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How much is your company spending on monthly recurring expenses? The number could be significantly higher than you’d expect. Even if you think every dollar in your budget is being properly leveraged, you may have a few surprises waiting for you if you haven’t completed a monthly expense audit.

In this article we’ll go over recurring expenses, non-recurring expenses, and how to use expense management tools to help your business track costs and budget effectively.

What are recurring expenses?

Recurring expenses are necessary costs that businesses pay on a regular basis to stay operational. These costs could be monthly, bi-monthly, or annually. Some examples of recurring expenses include:

  • Rent
  • Real estate or mortgage payments
  • Utility bills
  • Salaries and wages
  • Software
  • Property taxes
  • Car insurance
  • Marketing services
  • Subscription services (streaming services, gym memberships, etc.)

Many people assume their business’s financial ruin will be caused by large, unforeseen expenses, but regular monthly or bi-monthly charges can siphon away enough money to cause problems over the course of a normal quarter or fiscal year.

Recurring vs. non-recurring expenses

Non-recurring expenses are costs that are not regular or predictable in nature, as opposed to recurring expenses which are predictable and charged on a regular basis to keep a business operational.

Non-recurring expenses are often seen as one-off or unique costs that a business may incur. These expenses are usually not part of the day-to-day operations and can often be unexpected or unplanned. They’re important to track and manage as they can significantly impact the financial health of a business if not properly accounted for.

Examples of non-recurring expenses include:

  • Equipment purchases
  • Renovations or repairs
  • Legal fees
  • Fines or penalties
  • One-time advertising or promotional events
  • Costs associated with rebranding
  • Expenses related to moving to a new location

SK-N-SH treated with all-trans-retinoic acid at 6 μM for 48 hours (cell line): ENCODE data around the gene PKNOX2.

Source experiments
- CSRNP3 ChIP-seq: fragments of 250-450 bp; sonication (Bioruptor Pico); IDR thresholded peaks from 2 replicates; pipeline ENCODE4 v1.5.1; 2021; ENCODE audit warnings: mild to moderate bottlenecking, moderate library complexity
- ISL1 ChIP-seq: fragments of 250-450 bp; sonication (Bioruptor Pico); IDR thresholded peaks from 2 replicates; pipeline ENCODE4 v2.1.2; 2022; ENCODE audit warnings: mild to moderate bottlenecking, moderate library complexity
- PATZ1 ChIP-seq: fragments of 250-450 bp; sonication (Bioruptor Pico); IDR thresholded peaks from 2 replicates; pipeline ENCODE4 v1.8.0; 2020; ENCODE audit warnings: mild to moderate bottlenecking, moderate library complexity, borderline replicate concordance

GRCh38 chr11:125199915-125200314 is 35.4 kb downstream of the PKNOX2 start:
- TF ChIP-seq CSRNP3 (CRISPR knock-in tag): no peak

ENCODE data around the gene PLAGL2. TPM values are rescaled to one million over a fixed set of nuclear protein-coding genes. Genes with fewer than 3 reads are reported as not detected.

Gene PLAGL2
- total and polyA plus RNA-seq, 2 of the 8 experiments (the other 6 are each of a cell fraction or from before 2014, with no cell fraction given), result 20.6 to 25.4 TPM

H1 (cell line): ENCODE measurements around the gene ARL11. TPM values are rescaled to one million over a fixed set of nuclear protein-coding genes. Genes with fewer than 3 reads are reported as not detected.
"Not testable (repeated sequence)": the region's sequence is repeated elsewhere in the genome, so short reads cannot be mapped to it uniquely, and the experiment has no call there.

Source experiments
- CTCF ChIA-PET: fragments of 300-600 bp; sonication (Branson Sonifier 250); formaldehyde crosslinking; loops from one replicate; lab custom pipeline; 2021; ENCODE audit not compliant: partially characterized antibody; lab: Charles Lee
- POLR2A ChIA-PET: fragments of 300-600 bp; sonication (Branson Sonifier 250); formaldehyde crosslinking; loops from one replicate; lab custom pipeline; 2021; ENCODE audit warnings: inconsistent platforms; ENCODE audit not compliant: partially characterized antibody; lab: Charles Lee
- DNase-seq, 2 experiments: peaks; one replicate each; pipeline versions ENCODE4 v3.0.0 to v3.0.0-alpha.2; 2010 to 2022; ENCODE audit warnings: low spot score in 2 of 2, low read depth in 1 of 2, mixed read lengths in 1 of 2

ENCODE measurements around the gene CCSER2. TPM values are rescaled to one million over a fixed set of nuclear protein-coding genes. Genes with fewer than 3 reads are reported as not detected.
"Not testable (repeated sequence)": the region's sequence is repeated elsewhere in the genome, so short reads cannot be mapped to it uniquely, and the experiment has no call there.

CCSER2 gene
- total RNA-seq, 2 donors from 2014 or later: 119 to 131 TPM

• Settlements or insurance claims
  • Investment in a new venture or project
  • Emergency expenses (e.g., costs associated with natural disasters or unforeseen circumstances)

Why recurring expenses can be easy to ignore

Fixed expenses often go unnoticed due to inadequate expense tracking. Financial statements like a cash flow statement or balance sheet typically don’t go into enough detail to uncover these costs.

Balance sheets, which list spending by business expense category rather than individual line items, allow recurring charges to blend in with other company essentials. When they fall under indirect costs or operating costs, it can be easy to assume paying them is just a regular part of running a business.

Even if you have the time to keep up with receipts for expense reimbursement, features like automatic renewal may allow month-to-month charges to slip under your radar.

How to budget for recurring expenses

1. Use expense management software with spending insights

Rather than wasting your time looking through the last accounting period’s receipts and comparing them to your company’s expenditure plan, save time by employing software that continually monitors your cash flow and delivers actionable insights to you. When you use spend management software to track your business expenses, you’re giving yourself the tools you need to make informed decisions.

To uncover this type of wasted spend, you need software that can surface the right information. It must be capable of:

  • Automatically sorting transactions based on merchant and category rules
  • Tracking monthly spend and spend over time with any given vendor
  • Advanced search and filtering, so you can have full visibility into every expense
  • Identifying upcoming recurring payments
  • Sending notifications in real-time, so you don’t have to open up a special app or dashboard to know what’s happening

Once this data is clearly visible, it’s much easier to see where change is needed and create a strategy to effect it. ‍

2. Employ pricing intelligence to pinpoint inflated bills and budgets

Business finance software that crowdsources pricing intelligence can help you optimize your spending by identifying factors that often lead to operating budget waste. Data on what other companies are paying is often a wake-up call to leaders who have mismatched expectations or are being overcharged by a vendor or service provider.